Sweden seeks lithium tie-ups in South America amid battery metal rush
Sweden is turning its gaze towards Peru and other South American countries for lithium tie-ups amid a global race to lock in supply of the “white gold” metal that is key for the batteries that power electric vehicles.
A senior trade official from the Scandinavian nation told Reuters by phone that firms in Sweden – which is making a push in such batteries is home to global car brand Volvo – were looking for alliances with regional lithium and copper producers.
Governments and automakers around the world, with an eye on huge expected demand for electric cars, are looking to seal tie-ups for the light metal, including in the so-called “lithium triangle” centered on Chile, Bolivia and Argentina.
Peru – a major copper producer – is also looking to edge in on the action. Canada’s Plateau Energy Metals last year announced the discovery of 2.5 million tons of high-grade lithium resources in the south of the country, with the potential to be the largest lithium mine in the world.
“What you see in Sweden, Germany, in many countries now is how we are going out to obtain the materials and minerals needed for the future of electrification,” Niklas Johansson, State Secretary to the Minister for Foreign Trade told Reuters.
“This is not only lithium, but also copper, which is very important in Peru.”
Johansson added that a major push by China in lithium was putting a spotlight on global supply. The Asian giant is making a major strategic drive to bolster its home-grown electric carmakers and battery manufacturers.
“If someone controls a lot, this is not good for (lithium) prices, it’s not good for the competition and it also becomes a safety issue and a safety supply problem,” he said, adding it was important for countries like Sweden to have a “range of supplies in different parts of the world”.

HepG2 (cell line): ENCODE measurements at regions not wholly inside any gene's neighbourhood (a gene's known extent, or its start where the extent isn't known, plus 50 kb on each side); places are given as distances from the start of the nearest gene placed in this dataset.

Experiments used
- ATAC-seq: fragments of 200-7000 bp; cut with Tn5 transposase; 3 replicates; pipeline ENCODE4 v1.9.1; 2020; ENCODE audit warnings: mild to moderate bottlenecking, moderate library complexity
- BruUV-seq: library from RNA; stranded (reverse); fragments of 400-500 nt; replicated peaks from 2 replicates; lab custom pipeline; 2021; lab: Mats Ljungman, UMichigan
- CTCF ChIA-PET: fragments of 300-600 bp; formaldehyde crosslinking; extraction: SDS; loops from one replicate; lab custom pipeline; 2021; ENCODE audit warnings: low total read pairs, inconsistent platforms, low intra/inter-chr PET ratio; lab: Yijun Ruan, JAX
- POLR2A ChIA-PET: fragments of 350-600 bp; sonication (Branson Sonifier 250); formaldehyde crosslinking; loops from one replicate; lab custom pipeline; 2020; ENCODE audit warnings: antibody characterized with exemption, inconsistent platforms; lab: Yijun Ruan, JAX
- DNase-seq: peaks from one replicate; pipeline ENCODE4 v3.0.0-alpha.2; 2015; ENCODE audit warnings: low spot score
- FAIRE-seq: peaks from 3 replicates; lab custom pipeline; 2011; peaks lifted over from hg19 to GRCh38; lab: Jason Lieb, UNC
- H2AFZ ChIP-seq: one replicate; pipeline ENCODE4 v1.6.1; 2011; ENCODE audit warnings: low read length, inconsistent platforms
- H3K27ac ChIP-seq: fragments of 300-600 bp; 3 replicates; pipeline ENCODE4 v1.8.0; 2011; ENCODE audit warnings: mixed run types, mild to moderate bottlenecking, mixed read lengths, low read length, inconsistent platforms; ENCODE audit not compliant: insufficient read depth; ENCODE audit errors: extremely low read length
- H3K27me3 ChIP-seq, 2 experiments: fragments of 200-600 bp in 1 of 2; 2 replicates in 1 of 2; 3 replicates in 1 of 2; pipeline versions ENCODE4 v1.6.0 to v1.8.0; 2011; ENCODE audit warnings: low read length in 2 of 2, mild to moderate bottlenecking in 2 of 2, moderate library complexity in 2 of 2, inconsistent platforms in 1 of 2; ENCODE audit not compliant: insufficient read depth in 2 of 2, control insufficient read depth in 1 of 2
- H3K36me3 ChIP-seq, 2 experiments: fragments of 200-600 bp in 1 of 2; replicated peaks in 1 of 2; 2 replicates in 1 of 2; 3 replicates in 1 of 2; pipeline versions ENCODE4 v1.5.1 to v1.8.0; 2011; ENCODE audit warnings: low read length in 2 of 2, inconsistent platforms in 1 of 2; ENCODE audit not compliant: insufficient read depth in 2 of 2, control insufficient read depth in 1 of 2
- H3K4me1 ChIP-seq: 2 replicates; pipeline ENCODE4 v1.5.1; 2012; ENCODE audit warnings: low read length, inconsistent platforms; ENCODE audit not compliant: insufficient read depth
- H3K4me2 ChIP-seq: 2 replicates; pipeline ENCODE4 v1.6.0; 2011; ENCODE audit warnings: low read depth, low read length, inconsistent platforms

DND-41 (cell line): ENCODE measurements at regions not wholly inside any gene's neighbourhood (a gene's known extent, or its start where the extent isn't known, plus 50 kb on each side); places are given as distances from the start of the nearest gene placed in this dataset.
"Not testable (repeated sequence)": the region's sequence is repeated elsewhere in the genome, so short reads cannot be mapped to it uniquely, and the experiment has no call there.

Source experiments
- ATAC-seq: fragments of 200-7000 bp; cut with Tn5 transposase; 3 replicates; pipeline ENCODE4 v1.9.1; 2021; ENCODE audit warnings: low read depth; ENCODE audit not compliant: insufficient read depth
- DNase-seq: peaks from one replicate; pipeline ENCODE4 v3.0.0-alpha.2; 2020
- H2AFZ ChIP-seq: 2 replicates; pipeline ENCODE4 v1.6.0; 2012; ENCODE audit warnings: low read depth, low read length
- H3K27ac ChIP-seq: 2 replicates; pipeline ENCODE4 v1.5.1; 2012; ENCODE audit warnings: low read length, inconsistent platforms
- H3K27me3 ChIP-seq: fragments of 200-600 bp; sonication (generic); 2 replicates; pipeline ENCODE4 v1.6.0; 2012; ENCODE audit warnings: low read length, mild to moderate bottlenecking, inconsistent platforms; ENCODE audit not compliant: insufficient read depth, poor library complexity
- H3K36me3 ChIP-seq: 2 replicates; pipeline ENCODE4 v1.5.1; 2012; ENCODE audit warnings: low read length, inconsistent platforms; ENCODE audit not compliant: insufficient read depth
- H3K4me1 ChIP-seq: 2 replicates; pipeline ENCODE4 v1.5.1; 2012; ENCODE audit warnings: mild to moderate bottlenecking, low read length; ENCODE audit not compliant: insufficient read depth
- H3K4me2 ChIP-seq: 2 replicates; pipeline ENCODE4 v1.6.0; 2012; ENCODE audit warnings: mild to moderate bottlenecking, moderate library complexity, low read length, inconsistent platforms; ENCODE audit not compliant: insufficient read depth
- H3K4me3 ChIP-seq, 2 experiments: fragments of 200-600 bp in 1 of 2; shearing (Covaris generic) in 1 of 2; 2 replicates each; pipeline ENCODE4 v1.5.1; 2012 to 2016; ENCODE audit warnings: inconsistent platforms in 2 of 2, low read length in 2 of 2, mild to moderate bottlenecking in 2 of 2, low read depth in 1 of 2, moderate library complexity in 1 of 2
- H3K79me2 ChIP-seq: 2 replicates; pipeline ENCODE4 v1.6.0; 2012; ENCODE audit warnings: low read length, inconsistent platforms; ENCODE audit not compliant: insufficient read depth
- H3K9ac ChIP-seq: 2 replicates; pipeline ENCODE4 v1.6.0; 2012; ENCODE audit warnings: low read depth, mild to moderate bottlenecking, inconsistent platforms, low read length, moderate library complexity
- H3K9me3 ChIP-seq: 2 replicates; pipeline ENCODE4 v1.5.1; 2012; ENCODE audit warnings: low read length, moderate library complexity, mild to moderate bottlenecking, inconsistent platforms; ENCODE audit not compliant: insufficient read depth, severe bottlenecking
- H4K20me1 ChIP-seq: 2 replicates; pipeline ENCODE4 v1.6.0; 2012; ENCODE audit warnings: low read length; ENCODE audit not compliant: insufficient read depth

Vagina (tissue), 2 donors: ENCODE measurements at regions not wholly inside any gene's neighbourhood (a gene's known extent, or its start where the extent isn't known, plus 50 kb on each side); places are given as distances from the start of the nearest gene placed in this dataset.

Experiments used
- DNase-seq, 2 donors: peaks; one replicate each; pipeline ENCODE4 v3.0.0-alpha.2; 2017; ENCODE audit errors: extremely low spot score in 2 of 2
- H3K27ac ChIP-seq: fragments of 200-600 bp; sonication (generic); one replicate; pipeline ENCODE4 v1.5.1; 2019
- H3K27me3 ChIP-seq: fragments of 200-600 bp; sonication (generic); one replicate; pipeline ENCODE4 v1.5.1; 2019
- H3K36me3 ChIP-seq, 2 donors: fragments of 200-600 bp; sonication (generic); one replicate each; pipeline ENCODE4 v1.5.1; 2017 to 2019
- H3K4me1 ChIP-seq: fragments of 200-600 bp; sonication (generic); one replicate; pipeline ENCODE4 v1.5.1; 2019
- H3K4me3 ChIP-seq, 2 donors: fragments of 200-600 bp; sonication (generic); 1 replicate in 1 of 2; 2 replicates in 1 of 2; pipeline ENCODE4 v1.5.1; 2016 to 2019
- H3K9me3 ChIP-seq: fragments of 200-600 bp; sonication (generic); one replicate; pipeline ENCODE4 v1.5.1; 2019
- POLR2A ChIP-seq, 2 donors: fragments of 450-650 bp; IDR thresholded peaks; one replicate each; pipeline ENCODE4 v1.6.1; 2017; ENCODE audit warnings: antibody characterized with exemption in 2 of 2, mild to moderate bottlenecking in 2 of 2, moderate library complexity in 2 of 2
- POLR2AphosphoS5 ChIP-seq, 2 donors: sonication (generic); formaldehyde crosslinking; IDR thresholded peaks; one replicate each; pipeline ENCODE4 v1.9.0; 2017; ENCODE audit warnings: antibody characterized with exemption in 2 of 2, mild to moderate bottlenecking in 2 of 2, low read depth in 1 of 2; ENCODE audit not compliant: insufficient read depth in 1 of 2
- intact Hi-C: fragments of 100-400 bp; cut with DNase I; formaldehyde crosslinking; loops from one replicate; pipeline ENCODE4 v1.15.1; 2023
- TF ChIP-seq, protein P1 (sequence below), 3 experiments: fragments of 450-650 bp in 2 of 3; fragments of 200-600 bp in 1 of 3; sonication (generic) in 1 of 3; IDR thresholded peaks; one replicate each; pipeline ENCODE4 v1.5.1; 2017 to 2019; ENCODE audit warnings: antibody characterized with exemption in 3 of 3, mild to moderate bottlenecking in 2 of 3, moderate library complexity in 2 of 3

China produces nearly two-thirds of the world’s lithium-ion batteries, and controls the majority of lithium processing facilities globally, according to data from Benchmark Minerals Intelligence, which tracks lithium prices.
In the region, China’s Tianqi Lithium Corp has taken a major stake in Chilean miner SQM. Germany has also made a major push with a deal in Bolivia to help exploit the country’s huge largely untapped reserves.
Sweden’s home-grown auto industry includes Volvo cars, now controlled by Chinese auto giant Geely, and truck makers AB Volvo and Scania. Swedish firm Northvolt will start construction in August of a huge lithium-ion battery plant.
In copper, also needed for the electric revolution, Peru is the second largest producer in the world.
Johansson added Swedish firms were both interested in potential lithium supplies in the region, but also in helping develop the deposits.
“There are many companies that are interested in lithium and buying lithium, and there are also other Swedish companies that are suppliers of mines that are very interested in helping to make the mines more sustainable,” he said.
(By Maria Cervantes and Adam Jourdan; Editing by Bernadette Baum)